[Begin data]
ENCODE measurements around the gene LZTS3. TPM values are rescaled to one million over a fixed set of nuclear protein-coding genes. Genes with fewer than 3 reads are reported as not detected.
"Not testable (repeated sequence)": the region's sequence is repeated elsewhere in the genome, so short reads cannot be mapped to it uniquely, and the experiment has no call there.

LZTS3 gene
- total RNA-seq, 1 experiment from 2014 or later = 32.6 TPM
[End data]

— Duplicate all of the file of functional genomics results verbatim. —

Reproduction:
ENCODE measurements around the gene LZTS3. TPM values are rescaled to one million over a fixed set of nuclear protein-coding genes. Genes with fewer than 3 reads are reported as not detected.
"Not testable (repeated sequence)": the region's sequence is repeated elsewhere in the genome, so short reads cannot be mapped to it uniquely, and the experiment has no call there.

LZTS3 gene
- total RNA-seq, 1 experiment from 2014 or later = 32.6 TPM